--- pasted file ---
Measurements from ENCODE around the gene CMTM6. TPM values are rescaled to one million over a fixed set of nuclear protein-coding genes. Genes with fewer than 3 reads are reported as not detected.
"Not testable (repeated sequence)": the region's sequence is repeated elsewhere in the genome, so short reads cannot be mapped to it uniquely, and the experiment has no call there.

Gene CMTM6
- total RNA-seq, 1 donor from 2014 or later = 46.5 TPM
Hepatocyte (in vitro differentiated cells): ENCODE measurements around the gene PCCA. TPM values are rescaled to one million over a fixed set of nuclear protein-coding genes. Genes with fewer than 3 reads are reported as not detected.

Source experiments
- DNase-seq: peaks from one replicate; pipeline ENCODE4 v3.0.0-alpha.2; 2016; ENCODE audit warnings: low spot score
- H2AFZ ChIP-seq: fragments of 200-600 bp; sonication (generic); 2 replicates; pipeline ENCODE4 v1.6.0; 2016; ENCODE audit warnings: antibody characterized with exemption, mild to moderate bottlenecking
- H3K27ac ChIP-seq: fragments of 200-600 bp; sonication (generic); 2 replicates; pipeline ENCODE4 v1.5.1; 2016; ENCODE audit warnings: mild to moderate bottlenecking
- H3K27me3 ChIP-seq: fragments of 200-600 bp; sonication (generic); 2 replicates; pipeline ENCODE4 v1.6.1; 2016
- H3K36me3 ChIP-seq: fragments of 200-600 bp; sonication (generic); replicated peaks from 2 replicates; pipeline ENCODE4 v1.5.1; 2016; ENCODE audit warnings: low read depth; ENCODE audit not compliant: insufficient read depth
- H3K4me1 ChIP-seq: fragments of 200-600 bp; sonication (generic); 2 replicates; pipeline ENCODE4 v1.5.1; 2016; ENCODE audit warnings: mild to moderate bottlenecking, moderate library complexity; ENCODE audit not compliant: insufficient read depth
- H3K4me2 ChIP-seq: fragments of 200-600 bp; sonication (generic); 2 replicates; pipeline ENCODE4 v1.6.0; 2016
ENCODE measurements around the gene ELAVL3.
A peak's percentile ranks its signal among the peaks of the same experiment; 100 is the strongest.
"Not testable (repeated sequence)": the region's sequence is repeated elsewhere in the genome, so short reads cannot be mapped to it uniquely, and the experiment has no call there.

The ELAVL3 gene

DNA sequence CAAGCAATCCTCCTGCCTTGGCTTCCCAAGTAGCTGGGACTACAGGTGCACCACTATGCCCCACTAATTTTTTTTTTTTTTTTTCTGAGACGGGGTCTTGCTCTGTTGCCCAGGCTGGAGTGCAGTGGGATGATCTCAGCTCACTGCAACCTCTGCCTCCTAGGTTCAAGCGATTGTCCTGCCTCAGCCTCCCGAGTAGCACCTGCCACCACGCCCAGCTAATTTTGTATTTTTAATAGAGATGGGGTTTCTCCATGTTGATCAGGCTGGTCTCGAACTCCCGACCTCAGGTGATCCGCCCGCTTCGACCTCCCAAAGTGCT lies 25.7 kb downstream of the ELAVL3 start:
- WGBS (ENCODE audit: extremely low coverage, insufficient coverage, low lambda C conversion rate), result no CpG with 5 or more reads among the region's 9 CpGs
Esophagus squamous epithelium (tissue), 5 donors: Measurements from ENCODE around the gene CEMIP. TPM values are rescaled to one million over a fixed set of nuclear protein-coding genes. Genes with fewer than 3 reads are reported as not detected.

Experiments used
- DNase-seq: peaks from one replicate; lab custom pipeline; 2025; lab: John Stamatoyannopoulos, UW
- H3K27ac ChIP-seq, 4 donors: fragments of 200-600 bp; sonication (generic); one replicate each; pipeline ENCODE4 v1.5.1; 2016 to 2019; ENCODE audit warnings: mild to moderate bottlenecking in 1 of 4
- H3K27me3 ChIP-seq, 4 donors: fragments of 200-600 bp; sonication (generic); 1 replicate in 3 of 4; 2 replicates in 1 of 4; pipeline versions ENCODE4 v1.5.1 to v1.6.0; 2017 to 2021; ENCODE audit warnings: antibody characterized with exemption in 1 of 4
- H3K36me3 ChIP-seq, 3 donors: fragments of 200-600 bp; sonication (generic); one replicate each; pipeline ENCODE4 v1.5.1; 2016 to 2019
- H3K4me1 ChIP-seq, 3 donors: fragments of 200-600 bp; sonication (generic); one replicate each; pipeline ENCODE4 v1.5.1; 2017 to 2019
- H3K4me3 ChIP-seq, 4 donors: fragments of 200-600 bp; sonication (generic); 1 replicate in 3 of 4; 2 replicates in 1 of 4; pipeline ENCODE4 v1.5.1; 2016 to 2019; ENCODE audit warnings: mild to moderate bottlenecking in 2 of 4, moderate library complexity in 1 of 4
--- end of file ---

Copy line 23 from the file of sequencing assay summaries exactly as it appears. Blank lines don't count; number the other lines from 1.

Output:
- H3K27ac ChIP-seq, 4 donors: fragments of 200-600 bp; sonication (generic); one replicate each; pipeline ENCODE4 v1.5.1; 2016 to 2019; ENCODE audit warnings: mild to moderate bottlenecking in 1 of 4